In the Introit and the whole Mass for this Sunday, we are taught that prayer must have, amongst its other requisite qualities, that of humble repentance for our past sins, and of confidence in God’s infinite mercy.
This is the Third Sunday after Pentecost; it is the first that has no rubrical connexion with the great feasts we have been solemnizing; it is a Sunday with all the simplicity of the Office of the Time.
The miseries of this present life are the test to which God puts His soldiers; He passes judgment upon them, and classifies them, according to the degree of courage they have shown. Therefore is it, that we all have our share of suffering. The combat has commenced. God is looking on, watching how each of us comports himself. The day is not far off, when the Judge will pass sentence on the merits of each combatant, and award to each one the recompense he has won. Combat now; peace and rest and a crown, then. Happy they who, during these days of probation, have recognized the mighty hand of God in all the trials they have had, and have humbled themselves under its pressure, lovingly and confidingly! Against such Christians, who have been strong in faith, the roaring lion has not been able to prevail. They were sober, they were watchful, during this their pilgrimage. They were fully convinced of this, that every one has to suffer in the present life; they therefore never sighed and moaned, as though they were the only sufferers; they did not assume the attitude of victims, and call it resignation; but they took each trial as it came, and, without talking to every one about it, they quietly and joyously united it with the sufferings of Christ. O true Christians! you will be joyous for all eternity, when there will be made the manifestation of that eternal glory in Christ Jesus, which He will pass on to you, that you may share it with Him for ever!
But it is from St. Gregory the Great that the Church, in her Matins of this Sunday, took the commentary on this Gospel. And in the sequel of his homily, the holy doctor gives us the explanation of the parable of the woman and the ten groats. ‘He,’ says St. Gregory, ‘that is signified by the shepherd is also meant by the woman. Jesus is God; He is the Wisdom of God. And because good coin must bear the image of the king upon it, therefore was it that the woman lost her groat, when man, who had been created after God’s image, strayed from that image by committing sin. But the woman lights a lamp; the Wisdom of God hath appeared in human flesh. A lamp is a light which burns in a vessel of clay; and Light in a vessel of clay, is the Divinity in our flesh. It is of the vessel of His Body, that this Wisdom says: My strength is dried up like a potsherd.4 For, just as clay is made hard by the fire, so His strength was dried up like a potsherd, because it has strengthened unto the glory of His resurrection, in the crucible of sufferings, the Flesh which He (Wisdom) had assumed…. Having found the groat she had lost, the woman calleth together her friends and neighbours, saying: Rejoice with me I because I have found the groat which I had lost. Who are these friends and neighbours, if not the heavenly spirits, who are so near to divine Wisdom by the favours they enjoy of the ceaseless vision? But we must not, meanwhile, neglect to examine why this woman, who represents divine Wisdom, is described as having ten groats, one of which she loses, then looks for, and again finds. We must know, then, that God made both angels and men, that they might know Him; and that having made both immortal, He made both to the image of God. The woman, then, had ten groats, because there are nine orders of angels, and man, who is to fill up the number of the elect, is the tenth groat; he was lost by his sin, but was found again, because eternal Wisdom restored him, by lighting the lamp, that is, by assuming his flesh, and through that working wonderful works, which led to his recovery’.5 The Offertory is an outpouring of gratitude and love for the God who dwelleth in Sion; He does not abandon them that seek Him; He does not forget the poor man’s prayer.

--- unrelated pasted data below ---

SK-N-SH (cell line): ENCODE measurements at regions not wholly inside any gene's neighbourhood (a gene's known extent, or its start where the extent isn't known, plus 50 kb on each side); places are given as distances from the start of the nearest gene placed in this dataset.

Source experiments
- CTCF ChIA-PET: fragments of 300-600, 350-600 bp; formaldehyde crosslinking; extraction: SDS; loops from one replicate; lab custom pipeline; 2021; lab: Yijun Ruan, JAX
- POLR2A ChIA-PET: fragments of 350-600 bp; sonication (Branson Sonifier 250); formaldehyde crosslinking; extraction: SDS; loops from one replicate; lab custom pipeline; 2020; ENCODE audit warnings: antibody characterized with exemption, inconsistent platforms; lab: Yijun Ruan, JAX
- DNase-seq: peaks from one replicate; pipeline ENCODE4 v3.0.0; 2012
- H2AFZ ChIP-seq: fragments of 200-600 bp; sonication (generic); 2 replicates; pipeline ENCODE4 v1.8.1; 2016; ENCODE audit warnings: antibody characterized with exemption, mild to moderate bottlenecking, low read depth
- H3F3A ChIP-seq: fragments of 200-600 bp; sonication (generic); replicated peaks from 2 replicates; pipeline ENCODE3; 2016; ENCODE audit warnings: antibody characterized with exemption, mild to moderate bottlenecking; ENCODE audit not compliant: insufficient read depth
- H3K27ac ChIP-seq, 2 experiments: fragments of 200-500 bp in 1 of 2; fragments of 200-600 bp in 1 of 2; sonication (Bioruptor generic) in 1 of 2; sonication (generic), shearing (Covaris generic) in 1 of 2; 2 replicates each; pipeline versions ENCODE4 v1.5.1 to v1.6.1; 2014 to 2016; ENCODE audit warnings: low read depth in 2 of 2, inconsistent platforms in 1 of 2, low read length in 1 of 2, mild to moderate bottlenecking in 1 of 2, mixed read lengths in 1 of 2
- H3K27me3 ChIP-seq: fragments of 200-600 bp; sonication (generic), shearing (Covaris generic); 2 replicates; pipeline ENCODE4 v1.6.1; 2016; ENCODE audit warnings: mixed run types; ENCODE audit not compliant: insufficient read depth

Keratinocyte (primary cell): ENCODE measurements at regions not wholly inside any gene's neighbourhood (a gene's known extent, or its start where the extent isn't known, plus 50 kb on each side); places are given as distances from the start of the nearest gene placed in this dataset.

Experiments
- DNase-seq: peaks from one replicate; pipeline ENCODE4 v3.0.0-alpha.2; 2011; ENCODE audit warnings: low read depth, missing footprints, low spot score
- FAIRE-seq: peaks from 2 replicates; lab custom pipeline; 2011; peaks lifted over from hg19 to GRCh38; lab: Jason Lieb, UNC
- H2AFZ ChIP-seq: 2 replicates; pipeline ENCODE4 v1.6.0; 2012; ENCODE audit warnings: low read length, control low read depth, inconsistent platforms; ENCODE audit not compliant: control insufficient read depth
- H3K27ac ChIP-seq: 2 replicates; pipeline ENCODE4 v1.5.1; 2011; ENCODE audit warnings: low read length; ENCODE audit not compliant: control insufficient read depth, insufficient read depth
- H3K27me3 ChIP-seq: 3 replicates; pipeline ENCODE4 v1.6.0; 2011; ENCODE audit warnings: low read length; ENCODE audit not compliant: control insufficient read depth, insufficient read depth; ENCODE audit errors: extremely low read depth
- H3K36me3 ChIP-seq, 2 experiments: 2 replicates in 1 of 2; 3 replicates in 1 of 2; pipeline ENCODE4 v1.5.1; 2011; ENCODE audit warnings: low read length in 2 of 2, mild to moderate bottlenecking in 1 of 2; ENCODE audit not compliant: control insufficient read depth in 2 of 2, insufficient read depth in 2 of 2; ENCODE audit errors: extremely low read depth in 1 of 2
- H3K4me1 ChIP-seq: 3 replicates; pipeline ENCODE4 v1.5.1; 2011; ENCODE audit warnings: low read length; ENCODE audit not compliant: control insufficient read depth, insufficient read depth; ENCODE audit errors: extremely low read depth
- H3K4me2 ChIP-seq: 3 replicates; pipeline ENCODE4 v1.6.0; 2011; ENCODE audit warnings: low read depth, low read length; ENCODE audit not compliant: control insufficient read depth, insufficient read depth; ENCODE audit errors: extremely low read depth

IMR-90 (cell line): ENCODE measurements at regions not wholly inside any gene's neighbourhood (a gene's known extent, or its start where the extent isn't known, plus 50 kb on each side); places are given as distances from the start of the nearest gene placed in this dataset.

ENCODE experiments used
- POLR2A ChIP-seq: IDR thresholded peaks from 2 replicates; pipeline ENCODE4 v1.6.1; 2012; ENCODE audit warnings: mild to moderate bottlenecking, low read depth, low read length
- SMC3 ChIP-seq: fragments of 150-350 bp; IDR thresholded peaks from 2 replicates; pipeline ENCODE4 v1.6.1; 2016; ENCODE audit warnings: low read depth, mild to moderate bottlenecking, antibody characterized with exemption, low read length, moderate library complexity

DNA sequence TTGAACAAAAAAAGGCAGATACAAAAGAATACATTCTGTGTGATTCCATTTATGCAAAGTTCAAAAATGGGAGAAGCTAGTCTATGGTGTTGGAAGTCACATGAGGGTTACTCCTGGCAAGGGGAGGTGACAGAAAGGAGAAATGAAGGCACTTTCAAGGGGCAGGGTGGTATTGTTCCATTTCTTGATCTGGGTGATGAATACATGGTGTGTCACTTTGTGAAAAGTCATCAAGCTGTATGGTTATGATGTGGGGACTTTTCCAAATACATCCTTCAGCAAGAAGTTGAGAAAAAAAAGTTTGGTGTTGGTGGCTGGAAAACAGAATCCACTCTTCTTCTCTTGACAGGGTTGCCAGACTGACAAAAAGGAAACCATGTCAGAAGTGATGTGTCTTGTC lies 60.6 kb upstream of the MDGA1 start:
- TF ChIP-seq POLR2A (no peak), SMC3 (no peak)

Labels: The Liturgical Year